So he retreated into his home studio, laying down tracks all by his lonesome in a bedroom where instruments of all shapes and sizes hang on his wall. He would pull down a banjo, perhaps, or maybe a toy accordion or a violin and record on his 16-track board whatever sounds popped into his head. He would also take a gig playing with Meredith Miller, happy to hand over the responsibilities of fronting a band to someone else; leave that headache to someone else. He needed more time to write, to play, to record without worrying whether someone out there would appreciate what was going on in here.
The results were songs as heartbreakingly fragile as "Absolute Blue," as sparse and unnerving as the psychedelic "Listen to 'My' Rock N' Roll," as distorted as the one-man rock and roll of "Young, Dumb and Beautiful," as catchy as "And You" (with its "Sweet Jane" homage), and as haunting as the front-porch bluegrass blues of "A'men" ("If I die before I wake, that bag of peanuts give 'em to my brother Jake"). In a town where everybody goes country sooner or later (even if you used to be in Gwar and Ministry), Easterwood's country-pop feels unforced, organic, just one small corner of a larger, more detailed painting. The opener "Funny Sam" and its companion "Dreammie Jeannie" sound at once like outtakes from Freedy Johnston's Can You Fly? and old Woody Guthrie tunes never before heard; rare is the artist who can actually soak up a little history without drowning in the current.
"I have an affinity toward the country song," Easterwood says. "I can't play it worth a shit, but I have an idea of what I would like to arrive at, which are those sounds you hear now [on Absolute Blue] in a lush, orchestrated setting with killer words on top of it. I've always been one for lyrics, actually, and I want to capture what's going on with the music. I would like to do it for the rest of my life. I can't even talk about it." With an album this good, he doesn't have to. Absolute Blue says enough.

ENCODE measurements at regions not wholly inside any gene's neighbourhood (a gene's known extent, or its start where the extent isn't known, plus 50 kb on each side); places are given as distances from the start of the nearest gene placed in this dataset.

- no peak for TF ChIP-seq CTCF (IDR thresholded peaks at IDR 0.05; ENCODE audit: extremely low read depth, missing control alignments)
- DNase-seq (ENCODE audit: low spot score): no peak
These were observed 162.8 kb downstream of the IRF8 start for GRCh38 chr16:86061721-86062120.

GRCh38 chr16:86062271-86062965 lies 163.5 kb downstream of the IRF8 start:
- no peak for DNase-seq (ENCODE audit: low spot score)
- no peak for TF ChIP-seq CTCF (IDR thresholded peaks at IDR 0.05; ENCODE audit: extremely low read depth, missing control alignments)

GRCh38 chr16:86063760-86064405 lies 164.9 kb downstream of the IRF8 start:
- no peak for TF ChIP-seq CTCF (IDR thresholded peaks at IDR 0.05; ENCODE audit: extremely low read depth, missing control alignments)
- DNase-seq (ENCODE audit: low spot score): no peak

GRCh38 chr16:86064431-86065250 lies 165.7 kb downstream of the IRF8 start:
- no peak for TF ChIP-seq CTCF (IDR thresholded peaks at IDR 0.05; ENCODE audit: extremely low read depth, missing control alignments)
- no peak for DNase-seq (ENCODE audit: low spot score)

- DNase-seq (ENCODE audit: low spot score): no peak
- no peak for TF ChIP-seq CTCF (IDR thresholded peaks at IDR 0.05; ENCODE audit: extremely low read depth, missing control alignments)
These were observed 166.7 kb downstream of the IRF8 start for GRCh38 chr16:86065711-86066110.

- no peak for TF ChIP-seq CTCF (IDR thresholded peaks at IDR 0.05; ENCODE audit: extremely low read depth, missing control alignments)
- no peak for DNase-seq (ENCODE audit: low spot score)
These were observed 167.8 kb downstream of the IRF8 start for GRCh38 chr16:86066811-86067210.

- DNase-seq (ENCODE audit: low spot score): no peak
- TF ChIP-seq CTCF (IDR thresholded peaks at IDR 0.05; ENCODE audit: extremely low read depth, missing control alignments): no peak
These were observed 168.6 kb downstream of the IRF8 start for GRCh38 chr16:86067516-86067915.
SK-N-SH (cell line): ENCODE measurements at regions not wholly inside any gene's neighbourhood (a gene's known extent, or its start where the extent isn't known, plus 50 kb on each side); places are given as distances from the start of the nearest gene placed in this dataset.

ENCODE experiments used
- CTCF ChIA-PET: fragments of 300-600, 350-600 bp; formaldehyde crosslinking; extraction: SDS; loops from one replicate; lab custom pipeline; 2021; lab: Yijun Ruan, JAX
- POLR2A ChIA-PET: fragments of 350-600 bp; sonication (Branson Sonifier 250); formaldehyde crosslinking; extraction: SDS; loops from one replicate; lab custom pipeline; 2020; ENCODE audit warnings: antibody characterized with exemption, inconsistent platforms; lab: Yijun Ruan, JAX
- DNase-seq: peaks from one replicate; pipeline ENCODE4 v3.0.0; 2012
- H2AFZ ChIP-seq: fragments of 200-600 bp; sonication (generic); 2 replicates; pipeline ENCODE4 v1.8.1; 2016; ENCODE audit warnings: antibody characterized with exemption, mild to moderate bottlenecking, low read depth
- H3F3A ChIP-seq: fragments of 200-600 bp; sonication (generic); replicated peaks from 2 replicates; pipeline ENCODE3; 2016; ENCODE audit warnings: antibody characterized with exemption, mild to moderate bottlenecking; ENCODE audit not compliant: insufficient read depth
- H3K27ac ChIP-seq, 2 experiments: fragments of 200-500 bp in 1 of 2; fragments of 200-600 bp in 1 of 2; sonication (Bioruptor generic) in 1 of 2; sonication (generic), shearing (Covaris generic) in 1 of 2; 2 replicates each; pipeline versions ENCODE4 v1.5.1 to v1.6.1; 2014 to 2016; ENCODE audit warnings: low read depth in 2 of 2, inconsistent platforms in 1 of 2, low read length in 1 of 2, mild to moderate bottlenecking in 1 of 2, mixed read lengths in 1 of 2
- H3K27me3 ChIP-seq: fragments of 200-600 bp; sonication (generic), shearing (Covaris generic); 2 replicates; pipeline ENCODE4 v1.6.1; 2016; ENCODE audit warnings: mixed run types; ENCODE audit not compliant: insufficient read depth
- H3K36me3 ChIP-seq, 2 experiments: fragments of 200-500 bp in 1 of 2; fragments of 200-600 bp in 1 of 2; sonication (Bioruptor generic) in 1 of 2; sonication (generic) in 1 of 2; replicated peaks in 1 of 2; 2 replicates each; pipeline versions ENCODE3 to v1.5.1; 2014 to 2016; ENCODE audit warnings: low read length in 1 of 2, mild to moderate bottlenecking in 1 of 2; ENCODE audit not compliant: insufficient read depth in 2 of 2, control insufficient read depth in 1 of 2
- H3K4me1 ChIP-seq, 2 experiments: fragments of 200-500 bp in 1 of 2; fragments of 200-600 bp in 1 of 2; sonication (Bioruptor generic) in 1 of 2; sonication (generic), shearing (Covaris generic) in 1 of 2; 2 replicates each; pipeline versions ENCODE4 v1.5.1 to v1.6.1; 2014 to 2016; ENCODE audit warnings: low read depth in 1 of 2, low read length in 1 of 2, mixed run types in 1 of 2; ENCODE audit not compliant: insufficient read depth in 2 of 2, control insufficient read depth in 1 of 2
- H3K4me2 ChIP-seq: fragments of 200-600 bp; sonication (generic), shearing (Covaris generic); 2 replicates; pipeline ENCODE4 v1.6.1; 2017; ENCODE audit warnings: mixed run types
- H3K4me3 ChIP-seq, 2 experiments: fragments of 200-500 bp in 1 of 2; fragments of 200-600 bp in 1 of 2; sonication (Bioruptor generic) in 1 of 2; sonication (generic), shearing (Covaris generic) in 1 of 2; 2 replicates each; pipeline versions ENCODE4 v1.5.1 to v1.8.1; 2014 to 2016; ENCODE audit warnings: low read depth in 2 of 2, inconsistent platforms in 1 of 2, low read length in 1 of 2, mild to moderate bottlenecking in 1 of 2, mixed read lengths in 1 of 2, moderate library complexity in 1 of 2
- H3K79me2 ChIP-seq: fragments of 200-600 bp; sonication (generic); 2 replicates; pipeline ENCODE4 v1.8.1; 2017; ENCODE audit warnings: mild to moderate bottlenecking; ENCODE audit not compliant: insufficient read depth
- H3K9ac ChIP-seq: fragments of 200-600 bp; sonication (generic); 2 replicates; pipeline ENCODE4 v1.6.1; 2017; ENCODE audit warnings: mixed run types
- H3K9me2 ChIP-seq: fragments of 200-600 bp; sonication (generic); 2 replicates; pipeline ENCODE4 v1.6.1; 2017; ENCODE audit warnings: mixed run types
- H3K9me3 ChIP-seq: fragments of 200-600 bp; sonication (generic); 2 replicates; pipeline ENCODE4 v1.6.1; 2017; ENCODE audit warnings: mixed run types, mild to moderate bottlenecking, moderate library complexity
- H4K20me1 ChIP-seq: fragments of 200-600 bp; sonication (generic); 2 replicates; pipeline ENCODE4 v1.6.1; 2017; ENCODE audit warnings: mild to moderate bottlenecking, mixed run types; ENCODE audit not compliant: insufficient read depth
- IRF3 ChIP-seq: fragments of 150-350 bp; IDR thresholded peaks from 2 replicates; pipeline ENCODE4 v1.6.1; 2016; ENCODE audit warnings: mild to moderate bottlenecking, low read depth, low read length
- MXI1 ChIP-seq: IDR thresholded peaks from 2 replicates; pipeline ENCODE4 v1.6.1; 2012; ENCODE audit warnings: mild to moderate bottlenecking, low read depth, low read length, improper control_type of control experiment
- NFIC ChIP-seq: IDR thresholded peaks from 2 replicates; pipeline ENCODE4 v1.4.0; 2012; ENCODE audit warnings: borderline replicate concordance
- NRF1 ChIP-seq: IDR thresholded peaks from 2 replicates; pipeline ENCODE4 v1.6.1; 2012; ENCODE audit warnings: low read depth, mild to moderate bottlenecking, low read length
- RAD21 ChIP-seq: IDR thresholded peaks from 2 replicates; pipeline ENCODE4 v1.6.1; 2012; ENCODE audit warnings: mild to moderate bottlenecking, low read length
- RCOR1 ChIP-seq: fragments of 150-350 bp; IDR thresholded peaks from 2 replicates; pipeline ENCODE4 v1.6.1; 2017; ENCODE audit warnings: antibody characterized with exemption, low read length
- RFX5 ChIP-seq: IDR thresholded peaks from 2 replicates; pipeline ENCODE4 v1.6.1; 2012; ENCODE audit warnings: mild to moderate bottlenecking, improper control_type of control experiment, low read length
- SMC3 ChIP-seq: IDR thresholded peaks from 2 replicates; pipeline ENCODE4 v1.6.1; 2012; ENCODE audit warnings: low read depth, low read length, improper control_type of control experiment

Reed Easterwood is scheduled to perform September 23 at the Gypsy Tea Room with his own band, Meredith Miller, and the Poor Devils, which features Kenny Withrow.
Big Bucks, Big balls
James "Big Bucks" Burnett--the man who refused to bury the eight-track tape even after the carcass was rotting--will release his self-proclaimed "easy metal" debut The Night We Taught Ourselves to Sing on Rich Haupt's Irving-based Rockadelic label in mid-October (it's a co-release with Burnett's own Inactive label). Burnett's not releasing the album under his own name, though; instead, the record will be credited to The Volares (so named for the car), and it features his producer, Dare Mason, and such guest stars as Marty Wilson-Piper from The Church, Bill Breeze from Coil, and Ali Abdel Salam, one of the Egyptian percussionists who toured with Jimmy Page and Robert Plant in 1995.